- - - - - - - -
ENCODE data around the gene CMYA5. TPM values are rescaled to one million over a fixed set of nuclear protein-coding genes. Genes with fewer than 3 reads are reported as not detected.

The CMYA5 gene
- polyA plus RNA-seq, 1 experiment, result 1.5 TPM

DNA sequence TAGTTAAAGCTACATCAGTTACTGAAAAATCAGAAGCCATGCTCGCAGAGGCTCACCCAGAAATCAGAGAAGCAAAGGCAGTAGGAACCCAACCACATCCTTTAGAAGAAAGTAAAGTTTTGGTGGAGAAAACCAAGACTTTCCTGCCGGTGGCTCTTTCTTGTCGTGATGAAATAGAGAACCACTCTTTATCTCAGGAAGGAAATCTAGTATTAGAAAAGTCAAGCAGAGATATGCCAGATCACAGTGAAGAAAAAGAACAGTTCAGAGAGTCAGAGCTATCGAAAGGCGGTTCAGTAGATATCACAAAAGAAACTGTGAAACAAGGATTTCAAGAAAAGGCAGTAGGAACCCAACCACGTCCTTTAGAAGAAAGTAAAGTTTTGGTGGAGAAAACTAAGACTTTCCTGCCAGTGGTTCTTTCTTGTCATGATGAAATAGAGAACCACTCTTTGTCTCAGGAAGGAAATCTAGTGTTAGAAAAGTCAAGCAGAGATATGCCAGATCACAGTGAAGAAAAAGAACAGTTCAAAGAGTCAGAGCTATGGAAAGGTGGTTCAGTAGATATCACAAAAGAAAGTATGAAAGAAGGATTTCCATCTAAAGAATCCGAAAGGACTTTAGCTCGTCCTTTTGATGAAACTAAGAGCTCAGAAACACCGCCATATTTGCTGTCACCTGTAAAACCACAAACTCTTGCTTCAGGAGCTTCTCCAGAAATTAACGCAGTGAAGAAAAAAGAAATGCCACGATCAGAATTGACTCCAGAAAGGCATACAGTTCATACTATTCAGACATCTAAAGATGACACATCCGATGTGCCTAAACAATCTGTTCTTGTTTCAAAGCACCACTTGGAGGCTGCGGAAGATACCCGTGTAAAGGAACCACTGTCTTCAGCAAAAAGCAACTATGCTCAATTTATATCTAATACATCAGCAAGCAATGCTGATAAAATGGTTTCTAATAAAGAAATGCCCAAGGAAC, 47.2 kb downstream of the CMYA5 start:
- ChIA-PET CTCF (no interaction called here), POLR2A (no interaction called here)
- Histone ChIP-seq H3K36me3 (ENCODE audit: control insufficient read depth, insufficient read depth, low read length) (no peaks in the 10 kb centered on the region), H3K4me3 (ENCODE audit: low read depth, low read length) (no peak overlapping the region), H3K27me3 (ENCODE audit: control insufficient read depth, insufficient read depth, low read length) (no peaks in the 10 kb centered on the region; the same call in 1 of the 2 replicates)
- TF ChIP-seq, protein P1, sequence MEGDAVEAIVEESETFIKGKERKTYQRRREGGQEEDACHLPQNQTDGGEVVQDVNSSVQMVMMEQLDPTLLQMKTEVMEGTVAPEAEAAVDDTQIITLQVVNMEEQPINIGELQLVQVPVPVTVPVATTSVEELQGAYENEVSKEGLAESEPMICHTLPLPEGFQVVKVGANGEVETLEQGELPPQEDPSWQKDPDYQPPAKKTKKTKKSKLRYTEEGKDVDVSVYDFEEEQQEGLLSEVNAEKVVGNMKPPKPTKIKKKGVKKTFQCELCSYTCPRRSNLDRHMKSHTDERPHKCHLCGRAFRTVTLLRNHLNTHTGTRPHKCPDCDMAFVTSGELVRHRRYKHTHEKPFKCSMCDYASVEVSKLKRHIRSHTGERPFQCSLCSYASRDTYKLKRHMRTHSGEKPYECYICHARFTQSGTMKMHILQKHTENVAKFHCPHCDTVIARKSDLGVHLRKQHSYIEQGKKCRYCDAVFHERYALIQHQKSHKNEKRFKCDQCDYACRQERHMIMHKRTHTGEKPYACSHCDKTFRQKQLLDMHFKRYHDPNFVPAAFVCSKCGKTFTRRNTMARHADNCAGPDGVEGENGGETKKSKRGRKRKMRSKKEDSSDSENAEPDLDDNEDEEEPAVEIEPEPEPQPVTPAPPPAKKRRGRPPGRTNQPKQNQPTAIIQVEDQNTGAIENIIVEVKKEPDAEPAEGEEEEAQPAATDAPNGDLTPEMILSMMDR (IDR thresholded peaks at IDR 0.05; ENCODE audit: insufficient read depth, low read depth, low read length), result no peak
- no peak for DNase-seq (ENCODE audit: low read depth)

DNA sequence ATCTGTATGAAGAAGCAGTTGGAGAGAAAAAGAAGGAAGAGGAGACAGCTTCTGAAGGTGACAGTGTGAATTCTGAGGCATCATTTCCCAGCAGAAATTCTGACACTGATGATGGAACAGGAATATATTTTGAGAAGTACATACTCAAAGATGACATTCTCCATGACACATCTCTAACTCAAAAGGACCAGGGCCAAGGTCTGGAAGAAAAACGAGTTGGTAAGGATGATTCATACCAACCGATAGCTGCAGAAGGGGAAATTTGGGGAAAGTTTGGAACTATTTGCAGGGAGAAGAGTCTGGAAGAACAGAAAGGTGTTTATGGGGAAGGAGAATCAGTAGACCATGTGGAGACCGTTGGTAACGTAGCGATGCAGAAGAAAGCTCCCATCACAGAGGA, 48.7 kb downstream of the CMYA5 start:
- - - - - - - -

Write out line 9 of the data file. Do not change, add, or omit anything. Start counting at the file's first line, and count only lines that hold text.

DNA sequence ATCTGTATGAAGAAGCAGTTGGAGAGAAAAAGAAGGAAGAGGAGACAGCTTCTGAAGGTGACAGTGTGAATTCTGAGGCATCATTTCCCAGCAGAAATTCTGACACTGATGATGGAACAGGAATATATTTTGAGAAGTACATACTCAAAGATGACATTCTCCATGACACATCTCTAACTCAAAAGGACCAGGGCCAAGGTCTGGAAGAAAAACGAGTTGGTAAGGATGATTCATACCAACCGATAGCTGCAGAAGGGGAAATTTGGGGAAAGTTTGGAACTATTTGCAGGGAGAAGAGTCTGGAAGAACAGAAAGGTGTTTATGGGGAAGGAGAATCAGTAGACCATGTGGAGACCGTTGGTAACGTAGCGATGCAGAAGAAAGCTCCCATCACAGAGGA, 48.7 kb downstream of the CMYA5 start: